The Ninth Circuit recently issued an important antitrust decision (McKenzie-Willamette Hospital v. PeaceHealth) that establishes a cost-based standard to evaluate whether a “bundled discount” program violates U.S. antitrust law - namely the prohibition against monopolization and attempts to monopolize in Section 2 of the Sherman Act. The Ninth Circuit’s decision is notable for several reasons:
The parties in McKenzie-Willamette Hospital v. PeaceHealth are the only two hospital care providers in Lane County, Oregon. McKenzie, a provider of primary and secondary acute care services, alleged that PeaceHealth, a provider of primary, secondary and tertiary acute care services, engaged in anticompetitive conduct by offering insurers bundled discounts. Specifically, McKenzie asserted that PeaceHealth – with a 90% market share of tertiary neonatal services, a 93% share of tertiary cardiovascular services and approximately a 75% share of primary and secondary care services – offered insurers discounts of 35% to 40% on tertiary services if insurers designated PeaceHealth sole preferred provider for all services.
Following LePage’s, the district court instructed the jury that bundled discount packages could be exclusionary and anticompetitive if “they are offered by a monopolist and substantially foreclose portions of the market to a competitor who does not make an equally diverse group of services and who therefore cannot make a comparable offer.” Based on this instruction, the jury found that PeaceHealth had engaged in an unlawful attempt to monopolize and awarded damages to McKenzie.
Prior to the Ninth Circuit’s decision in PeaceHealth, the LePage’s standard has been heavily criticized by antitrust scholars and the Antitrust Modernization Commission (AMC) because:
Ninth Circuit Decision in PeaceHealth
In PeaceHealth, the Ninth Circuit expressly rejected the LePage’s standard applied by the district court and held that an antitrust plaintiff must demonstrate that the bundled discounts resulted in prices that are below an appropriate measure of the defendant’s costs. According to the Ninth Circuit, simply demonstrating the plaintiff lost sales because it did not offer an equally diverse product line and could not match the discounts is not sufficient to establish that the defendant’s conduct should be condemned as “exclusionary” or something other than “competition on the merits.”
Instead, the Ninth Circuit’s holding requires a plaintiff contending that bundled discounts are exclusionary and anticompetitive to demonstrate that “when the full amount of the discounts given by the defendant is allocated to the competitive product or products, the resulting price of the competitive product or products is below the defendant’s incremental cost to produce them.” The court reasoned that this rule would provide clear guidance for sellers that offer bundled discounts as a seller “can easily ascertain its own prices and costs of production and calculate whether its discounting practices run afoul of the rule we’ve outlined.”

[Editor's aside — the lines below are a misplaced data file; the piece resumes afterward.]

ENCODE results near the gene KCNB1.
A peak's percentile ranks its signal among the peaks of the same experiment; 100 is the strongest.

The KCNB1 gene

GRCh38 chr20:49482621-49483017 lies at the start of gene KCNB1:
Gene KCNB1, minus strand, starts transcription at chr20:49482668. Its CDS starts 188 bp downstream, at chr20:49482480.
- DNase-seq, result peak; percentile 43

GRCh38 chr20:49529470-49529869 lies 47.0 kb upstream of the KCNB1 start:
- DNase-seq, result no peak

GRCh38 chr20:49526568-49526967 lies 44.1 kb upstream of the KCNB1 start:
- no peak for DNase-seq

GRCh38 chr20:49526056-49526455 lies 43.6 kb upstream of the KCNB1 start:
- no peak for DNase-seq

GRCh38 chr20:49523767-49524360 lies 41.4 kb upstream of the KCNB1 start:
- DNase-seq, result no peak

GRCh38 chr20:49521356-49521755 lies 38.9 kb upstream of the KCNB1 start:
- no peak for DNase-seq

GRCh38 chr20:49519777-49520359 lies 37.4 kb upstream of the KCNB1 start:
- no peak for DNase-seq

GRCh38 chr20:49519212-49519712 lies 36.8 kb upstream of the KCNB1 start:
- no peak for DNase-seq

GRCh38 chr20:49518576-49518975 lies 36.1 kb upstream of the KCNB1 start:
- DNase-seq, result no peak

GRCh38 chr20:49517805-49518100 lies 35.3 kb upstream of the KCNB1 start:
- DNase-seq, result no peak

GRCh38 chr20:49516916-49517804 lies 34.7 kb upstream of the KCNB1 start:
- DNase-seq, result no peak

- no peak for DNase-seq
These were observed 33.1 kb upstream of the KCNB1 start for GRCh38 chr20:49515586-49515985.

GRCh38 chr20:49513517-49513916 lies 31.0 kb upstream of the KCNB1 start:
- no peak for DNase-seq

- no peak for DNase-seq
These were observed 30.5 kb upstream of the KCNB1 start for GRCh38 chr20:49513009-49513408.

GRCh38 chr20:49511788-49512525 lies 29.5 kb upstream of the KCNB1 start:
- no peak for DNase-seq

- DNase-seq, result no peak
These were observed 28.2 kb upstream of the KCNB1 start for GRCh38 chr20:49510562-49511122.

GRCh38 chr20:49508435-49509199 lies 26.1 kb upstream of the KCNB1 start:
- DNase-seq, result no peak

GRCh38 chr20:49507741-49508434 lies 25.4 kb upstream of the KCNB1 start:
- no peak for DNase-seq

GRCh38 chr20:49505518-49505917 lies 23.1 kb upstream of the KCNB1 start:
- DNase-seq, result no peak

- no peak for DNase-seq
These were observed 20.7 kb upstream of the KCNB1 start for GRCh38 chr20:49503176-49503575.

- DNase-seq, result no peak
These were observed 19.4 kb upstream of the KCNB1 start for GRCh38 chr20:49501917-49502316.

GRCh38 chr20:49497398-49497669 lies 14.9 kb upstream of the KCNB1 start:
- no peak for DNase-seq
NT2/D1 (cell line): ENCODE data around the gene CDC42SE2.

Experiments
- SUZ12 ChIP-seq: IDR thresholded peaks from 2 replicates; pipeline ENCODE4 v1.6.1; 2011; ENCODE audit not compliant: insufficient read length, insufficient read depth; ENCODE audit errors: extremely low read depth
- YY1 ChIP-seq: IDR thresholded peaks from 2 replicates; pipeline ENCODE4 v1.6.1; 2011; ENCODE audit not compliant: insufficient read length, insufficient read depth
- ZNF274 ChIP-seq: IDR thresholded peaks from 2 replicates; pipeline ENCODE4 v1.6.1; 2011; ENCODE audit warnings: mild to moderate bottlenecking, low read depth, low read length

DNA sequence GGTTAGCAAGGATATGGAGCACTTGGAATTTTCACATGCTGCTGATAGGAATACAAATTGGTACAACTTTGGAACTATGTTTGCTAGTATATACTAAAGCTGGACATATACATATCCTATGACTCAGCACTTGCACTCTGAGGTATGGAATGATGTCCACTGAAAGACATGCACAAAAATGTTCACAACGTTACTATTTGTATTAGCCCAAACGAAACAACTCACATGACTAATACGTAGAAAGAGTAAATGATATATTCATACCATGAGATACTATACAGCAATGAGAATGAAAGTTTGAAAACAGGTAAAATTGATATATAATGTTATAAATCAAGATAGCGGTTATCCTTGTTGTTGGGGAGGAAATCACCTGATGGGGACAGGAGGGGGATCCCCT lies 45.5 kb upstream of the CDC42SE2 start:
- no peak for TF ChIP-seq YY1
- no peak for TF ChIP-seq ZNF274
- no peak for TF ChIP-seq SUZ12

In adopting this so-called “discount attribution” standard,” the Ninth Circuit also expressly declined to follow an alternative standard adopted by the Southern District of New York in Ortho Diagnostic v. Abbott Labs, which would permit a finding of antitrust liability “if the plaintiff is at least as efficient a producer of the competitive product as the defendant, but … the defendant’s pricing makes it unprofitable for the plaintiff to continue to produce.” The Ninth Circuit also rejected PeaceHealth’s proposed “aggregate discount” standard to measure whether its prices were below cost. Under this measure of cost, bundled discounts would only be deemed anticompetitive when the discounted price of the entire bundle does not exceed the bundling firm’s incremental cost to produce the entire bundle.
While there is an ongoing debate among antitrust scholars and economists as to whether the Ninth Circuit’s “discount attribution” standard is the most “appropriate” measure of cost to use when evaluating the lawfulness of a bundled discount pricing policy, the standard does provide businesses with a clearer and more objective standard than those adopted by the courts in LePages’s and Ortho Diagnostic because it examines the pricing practices from the perspective of the defendant’s cost. In contrast, the LePage’s and Ortho Diagnostic standards were difficult for businesses to follow because the liability standards looked primarily at the capabilities and cost structure of the plaintiffs, thereby making it extremely difficult or impossible for the potential discounter to determine whether its bundled discount program would survive antitrust scrutiny if challenged. Not surprisingly, therefore, those decisions may have had a chilling effect on firms that wished to offer bundled discount for legitimate and procompetitive reasons or who simply wanted to engage in “competition on the merits” with their rivals.
On the other hand, the “discount attribution” standard has also been criticized by some scholars and is generally more favorable to plaintiffs than the “aggregate discount” standard proposed by the defendants in PeaceHealth. It remains to be seen whether other courts will follow the Ninth Circuit’s holding or one of the other proposed standards used to evaluate this type of pricing conduct. At some point, we expect the Supreme Court will likely have to weigh in and resolve the debate
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